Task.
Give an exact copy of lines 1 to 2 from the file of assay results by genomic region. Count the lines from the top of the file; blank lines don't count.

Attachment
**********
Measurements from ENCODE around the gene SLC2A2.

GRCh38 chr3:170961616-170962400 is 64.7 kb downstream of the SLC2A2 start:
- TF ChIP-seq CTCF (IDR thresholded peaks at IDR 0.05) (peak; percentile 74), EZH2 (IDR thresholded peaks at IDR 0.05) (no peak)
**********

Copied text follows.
Measurements from ENCODE around the gene SLC2A2.

GRCh38 chr3:170961616-170962400 is 64.7 kb downstream of the SLC2A2 start: